Out Of Home Today is the leading source for news and information on the out of home industry.

- Advertisement -

Paperless —Sept. 16th, 1959

The Xerox 914 Geopath's —Friday Fast Fact —This Day in History

4 277

 

 

 

Friday Fast Fact: On This Day in History | Sept. 16th

 

by Brian SchopperMarketing Manager, Geopath

Some brands are so well established and recognized that their name has become synonymous with the product itself. For bandages, they’re often simply called Band-Aids. For flavored gelatin, Jell-o. And in the world of making copies, the brand name Xerox is used conversationally the same way, sometimes even being used to describe the action itself – “I’ll Xerox that for you”.

Though their usage has declined as the world heads toward a more paperless future, photocopiers have been a staple of nearly every office setting for decades. First invented in Queens, NY by Chester Carlson in 1938, the photocopier was designed to make use of a dry printing technique called xerography. Previously, other copying techniques such as the cyanotype existed – however, the xerographic process was created by Carlson without the use of liquid chemicals, and uses charged particles to recreate an image.

On September 16th, 1959, the Xerox 914 was introduced to the public with a live TV demonstration. The 914 model was the first commercially successful photocopier ever introduced to the public, and had an immeasurable impact on the world.

The Xerox 914 was not without its shortcomings, however. The first versions of the machine weight several hundred pounds and required significant electrical resources to power. On top of this, they were prone to catching fire – so much so that they came with built-in fire extinguishers (marketed as “scorch eliminators” to avoid the word “fire”).

message for DPAA Summit 2022

However, the 914’s impact on business and communications cannot be overstated. Much like the invention of the printing press itself, the Xerox 914 allowed for information to be replicated and spread much more easily. Filing systems in offices became more filled, students had their own copies for notes and studying, and self-publishing of information and literature became even more possible.

All of these things were forbearers of what would come in the digital age. In each of the examples listed above, their computer-era counterparts are easy to trace back to the 914’s groundbreaking innovations.

The OOH industry, like many in the 2020s, is becoming increasingly paperless as time rolls on. Paper ads on OOH placements were the norm for a very long time. Back in 2008, the OAAA made a commitment toward a more sustainable, green future, signaling a shift toward vinyl ads instead of paper. Since then, many OOH companies have gone paperless in this respect – and a portion have continued that evolution into digital displays, as well as implementing carbon neutral initiatives.

Printers and copiers will likely always have their place, but machines like the Xerox 914 are not as ubiquitous as they once were. The impact, though, is hard to copy.

Help us. Help you. Your Daily update on OOH.

 

- Advertisement -

- Advertisement -

Leave A Reply

Your email address will not be published.

This site uses Akismet to reduce spam. Learn how your comment data is processed.

4 Comments
  1. Joseph Mancino says

    With ALL DUE RESPECT – shifting from paper ads to vinyl ads is in no way green or sustainable. In fact, the exact opposite is true.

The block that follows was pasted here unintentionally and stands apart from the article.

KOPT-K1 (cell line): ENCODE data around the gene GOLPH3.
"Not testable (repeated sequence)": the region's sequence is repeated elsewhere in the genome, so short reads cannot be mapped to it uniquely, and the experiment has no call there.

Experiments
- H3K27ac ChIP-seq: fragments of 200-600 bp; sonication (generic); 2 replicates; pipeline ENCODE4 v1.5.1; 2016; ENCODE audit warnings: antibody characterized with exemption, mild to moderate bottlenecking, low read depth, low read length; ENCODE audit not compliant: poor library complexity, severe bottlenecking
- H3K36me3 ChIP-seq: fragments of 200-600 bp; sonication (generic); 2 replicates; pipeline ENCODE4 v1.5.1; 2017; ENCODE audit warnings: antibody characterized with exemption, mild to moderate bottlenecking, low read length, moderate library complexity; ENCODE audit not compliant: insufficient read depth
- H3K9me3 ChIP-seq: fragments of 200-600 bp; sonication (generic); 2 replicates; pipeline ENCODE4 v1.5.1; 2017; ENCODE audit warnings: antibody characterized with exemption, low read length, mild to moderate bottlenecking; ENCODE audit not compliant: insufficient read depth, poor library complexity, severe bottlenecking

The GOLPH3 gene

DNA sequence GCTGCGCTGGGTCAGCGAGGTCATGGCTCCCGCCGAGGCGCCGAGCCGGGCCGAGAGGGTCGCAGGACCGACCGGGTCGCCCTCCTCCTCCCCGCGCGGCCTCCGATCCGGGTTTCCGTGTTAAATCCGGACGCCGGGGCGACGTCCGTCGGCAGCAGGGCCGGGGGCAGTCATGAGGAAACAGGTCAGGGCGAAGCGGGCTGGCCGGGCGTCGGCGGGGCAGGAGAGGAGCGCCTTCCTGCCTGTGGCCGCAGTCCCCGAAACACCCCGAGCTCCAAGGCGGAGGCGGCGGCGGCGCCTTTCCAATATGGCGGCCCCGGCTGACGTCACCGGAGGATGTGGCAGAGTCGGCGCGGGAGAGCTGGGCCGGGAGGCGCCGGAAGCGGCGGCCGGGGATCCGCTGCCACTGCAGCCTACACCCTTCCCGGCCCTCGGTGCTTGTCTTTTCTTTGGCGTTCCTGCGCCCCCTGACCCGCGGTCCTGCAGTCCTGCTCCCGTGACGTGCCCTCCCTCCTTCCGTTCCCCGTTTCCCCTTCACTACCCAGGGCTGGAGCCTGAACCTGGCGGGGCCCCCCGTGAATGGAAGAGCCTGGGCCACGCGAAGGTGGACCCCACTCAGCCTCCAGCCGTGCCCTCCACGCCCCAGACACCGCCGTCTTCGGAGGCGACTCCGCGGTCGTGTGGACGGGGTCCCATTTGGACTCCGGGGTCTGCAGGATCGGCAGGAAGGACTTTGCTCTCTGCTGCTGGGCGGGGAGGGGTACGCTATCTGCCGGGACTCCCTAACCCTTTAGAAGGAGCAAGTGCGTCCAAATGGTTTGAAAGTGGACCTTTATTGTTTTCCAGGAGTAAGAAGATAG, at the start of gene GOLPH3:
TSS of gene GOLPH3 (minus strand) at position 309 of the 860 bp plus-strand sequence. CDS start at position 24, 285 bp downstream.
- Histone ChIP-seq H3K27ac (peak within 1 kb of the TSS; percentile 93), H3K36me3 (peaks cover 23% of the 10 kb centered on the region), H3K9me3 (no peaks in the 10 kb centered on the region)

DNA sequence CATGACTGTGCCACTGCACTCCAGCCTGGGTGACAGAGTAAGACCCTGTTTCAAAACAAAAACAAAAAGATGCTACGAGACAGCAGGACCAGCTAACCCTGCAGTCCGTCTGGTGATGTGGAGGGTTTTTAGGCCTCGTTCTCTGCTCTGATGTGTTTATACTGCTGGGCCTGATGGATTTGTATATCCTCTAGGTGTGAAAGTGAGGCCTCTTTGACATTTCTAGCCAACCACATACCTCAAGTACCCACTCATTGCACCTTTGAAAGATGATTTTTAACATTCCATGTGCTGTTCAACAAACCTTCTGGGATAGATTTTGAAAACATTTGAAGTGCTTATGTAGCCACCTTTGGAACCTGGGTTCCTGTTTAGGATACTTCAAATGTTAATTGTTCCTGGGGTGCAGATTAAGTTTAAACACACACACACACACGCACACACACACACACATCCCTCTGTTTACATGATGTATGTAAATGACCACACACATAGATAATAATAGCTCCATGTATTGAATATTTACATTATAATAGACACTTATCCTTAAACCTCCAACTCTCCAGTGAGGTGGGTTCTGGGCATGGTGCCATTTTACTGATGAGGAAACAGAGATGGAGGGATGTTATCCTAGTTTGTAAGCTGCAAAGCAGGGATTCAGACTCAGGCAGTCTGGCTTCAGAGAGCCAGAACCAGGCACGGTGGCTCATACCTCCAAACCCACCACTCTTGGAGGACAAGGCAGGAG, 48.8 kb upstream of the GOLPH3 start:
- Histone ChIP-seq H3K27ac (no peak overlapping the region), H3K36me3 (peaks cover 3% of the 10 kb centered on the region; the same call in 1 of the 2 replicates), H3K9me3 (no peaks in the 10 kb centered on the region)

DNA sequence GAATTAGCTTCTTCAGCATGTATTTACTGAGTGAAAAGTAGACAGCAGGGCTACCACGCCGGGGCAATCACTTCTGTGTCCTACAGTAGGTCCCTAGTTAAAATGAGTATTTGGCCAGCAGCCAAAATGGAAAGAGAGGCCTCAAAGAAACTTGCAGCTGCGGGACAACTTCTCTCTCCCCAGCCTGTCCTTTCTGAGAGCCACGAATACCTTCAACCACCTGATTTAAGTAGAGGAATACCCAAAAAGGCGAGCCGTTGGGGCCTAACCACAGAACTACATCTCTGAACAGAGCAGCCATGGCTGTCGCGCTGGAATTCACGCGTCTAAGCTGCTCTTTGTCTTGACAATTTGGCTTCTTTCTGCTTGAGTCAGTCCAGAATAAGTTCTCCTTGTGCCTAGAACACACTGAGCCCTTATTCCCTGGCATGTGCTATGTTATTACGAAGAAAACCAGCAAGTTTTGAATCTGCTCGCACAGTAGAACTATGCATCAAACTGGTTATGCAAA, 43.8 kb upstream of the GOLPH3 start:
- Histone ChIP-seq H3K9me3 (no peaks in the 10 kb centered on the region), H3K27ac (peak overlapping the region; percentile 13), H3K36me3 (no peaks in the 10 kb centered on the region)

Vinyl is not a naturally occurring plastic. It’s synthetically made from ethylene (from crude oil) and chloride (from salt). The process of extracting ethylene from crude oil, refining it, and processing it into Vinyl plastic causes significant pollution and causes harm to people and animals. During processing, it emits polychlorinated biphenyls (PCBs) into the environment, which lead to cancer, birth defects, and contaminated soil, air, and water.

    And vinyl is not compostable, so when it is buried underground it is there for a long, long, time. And during that time it seeps its harmful chemicals into the ground.

    There are alternatives – ecco flex being one of them. A material that is free of chlorine and 100% recyclable. Why isn’t everyone using it?

    Digital is the next step, but even that can be taken further into sustainability by powering digital with renewable energy. I know one company who does this exclusively. Why isn’t everyone doing it?

    Let’s get real about sustainability. Let’s take action and show the industry how we can operate the most powerful medium in the world and be kind to our planet at the same time.

  2. Let’s get real about sustainability. Let’s take action and show the industry how we can operate the most powerful medium in the world and be kind to our planet at the same time.

    Great points all Joseph Mancino. We wondered if someone was going to address this. In fact, the OOH Industry went from vinyl to paper because the multiple opportunities vinyl afforded the OOH Owners and none of that was over environmentally concerns.
    The primary purpose was the ease of reproducing the actual design on the sign. No more hand painting to the larger bulletin boards. Soon after it was apparent the industry could ‘wrap’ every poster panel as well and soon the paper billboards or posters (30 sheet and 24 sheet) as they were called, were quickly replaced by vinyl due to the fast turn times and ease of production including the quality of the final product. Vinyl made every sign large or small old or new, whole or broken, great again! But this is a story others will soon write about.

  3. […] Paperless —Sept. 16th, 1959 […]

  4. […] Paperless —Sept. 16th, 1959 […]

%d bloggers like this: